By Kim Smiley
An unmanned Progress supply capsule failed to reach the International Space Station (ISS) and is expected to burn up during reentry in the atmosphere along with 3 tons of cargo. Extra supplies are stored on the ISS and the astronauts onboard are in no immediate danger, but the failure of this supply mission is another in a string of high-profile issues with space technology.
This issue can be analyzed by building a Cause Map, a visual format of root cause analysis. A Cause Map intuitively lays out the causes that contributed to an issue to show the cause-and-effect relationships. To build a Cause Map, “why” questions are asked and the answers are documented on the Cause Map along with any relevant evidence to support the cause.
So why did the supply mission fail? The mission failed because the supply capsule was unable to dock with the ISS because mission control was unable to communicate with the spacecraft. The Progress is an unmanned Russian expendable cargo capsule that cannot safely dock with a space station without communication with mission control. Mission control needs to be able to verify that all systems are functional after launch and needs a communication link to navigate the unmanned capsule through docking.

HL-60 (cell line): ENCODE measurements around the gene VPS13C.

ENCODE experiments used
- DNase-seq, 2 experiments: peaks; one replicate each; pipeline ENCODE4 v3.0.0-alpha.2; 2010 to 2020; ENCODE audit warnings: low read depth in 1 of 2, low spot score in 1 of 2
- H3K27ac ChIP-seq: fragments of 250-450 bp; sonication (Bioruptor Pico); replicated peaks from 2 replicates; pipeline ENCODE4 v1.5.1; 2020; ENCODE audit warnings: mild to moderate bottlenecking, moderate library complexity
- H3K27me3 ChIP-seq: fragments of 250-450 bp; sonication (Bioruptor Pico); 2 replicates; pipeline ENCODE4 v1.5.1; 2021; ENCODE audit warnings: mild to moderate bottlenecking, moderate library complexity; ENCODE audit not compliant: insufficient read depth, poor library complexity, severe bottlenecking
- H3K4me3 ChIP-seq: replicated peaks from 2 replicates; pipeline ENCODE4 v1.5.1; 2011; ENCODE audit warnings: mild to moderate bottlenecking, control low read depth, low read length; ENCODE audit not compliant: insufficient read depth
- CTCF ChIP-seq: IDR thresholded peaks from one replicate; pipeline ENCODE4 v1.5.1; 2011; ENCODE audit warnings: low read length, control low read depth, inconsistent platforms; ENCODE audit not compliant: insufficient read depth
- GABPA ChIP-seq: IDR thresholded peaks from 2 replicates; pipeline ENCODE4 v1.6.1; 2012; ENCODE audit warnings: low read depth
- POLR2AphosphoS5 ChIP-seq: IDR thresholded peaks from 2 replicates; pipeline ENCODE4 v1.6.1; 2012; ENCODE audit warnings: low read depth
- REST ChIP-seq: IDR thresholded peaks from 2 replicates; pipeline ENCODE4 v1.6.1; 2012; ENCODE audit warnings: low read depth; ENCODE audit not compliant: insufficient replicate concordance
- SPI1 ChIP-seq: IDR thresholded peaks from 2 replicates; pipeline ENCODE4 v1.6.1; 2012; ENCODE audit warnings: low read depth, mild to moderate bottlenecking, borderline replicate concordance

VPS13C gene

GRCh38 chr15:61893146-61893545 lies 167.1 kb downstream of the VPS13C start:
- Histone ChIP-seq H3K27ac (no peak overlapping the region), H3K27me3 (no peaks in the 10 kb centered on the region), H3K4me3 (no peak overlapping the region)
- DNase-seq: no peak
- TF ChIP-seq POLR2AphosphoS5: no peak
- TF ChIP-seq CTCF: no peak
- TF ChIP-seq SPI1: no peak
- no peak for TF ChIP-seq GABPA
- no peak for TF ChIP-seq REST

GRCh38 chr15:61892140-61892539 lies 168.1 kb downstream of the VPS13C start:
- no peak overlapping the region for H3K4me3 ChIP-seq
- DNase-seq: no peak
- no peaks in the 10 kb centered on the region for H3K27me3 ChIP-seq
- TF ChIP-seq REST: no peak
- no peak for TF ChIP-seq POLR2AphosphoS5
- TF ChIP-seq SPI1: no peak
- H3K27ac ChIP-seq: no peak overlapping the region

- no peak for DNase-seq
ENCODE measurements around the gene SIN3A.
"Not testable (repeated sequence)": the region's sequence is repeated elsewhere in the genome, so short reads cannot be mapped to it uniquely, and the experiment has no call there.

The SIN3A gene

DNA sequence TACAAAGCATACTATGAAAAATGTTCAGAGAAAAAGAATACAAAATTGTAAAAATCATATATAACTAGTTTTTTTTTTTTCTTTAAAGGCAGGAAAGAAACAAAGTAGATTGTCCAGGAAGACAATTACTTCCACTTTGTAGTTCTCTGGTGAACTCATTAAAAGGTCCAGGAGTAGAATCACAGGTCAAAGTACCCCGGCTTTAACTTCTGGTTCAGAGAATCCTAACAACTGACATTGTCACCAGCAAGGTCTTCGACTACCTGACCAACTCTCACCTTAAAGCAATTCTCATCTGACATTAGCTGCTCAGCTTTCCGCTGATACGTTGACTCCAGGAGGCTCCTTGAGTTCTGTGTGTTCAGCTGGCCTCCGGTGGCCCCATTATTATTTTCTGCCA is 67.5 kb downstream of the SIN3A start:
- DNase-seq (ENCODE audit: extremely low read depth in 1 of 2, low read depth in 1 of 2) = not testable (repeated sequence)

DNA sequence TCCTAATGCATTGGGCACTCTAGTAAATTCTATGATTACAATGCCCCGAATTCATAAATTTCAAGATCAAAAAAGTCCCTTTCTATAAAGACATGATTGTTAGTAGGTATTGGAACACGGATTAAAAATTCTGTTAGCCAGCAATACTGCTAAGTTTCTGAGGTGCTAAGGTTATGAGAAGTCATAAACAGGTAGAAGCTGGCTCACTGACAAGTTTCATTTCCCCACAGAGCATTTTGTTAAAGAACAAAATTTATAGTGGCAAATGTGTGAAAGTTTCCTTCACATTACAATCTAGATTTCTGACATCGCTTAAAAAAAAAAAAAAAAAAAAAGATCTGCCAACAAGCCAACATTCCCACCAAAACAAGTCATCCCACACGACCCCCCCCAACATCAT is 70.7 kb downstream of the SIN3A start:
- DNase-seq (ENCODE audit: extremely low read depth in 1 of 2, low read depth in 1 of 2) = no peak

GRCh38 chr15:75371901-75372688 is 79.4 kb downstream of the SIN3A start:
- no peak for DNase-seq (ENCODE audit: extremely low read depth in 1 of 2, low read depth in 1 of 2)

Images of the capsule showed that two of the five antennas failed to unfold leading to the communication issues. Debris spotted around the capsule while it was in orbit indicates a possible explosion. No further information has been released about what might have caused the explosion and it may be difficult to decisively determine the cause since the capsule will be destroyed in orbit.
The ISS recycles oxygen and water to an impressive degree and food is the first supply that would run out on the ISS, but NASA has stated that there are at least four months of food onboard at this time. The failure of this mission may mean that the cargo for future missions will need to be altered to include more basic necessities and less scientific equipment, but astronaut safety is not a concern at this time. The failure of this mission does put additional pressure on the next resupply mission scheduled to be done by SpaceX in June in addition to creating more bad press for space programs that are already struggling during a turbulent time.
To view a intermediate Cause Map of this issue, click on “Download PDF” above.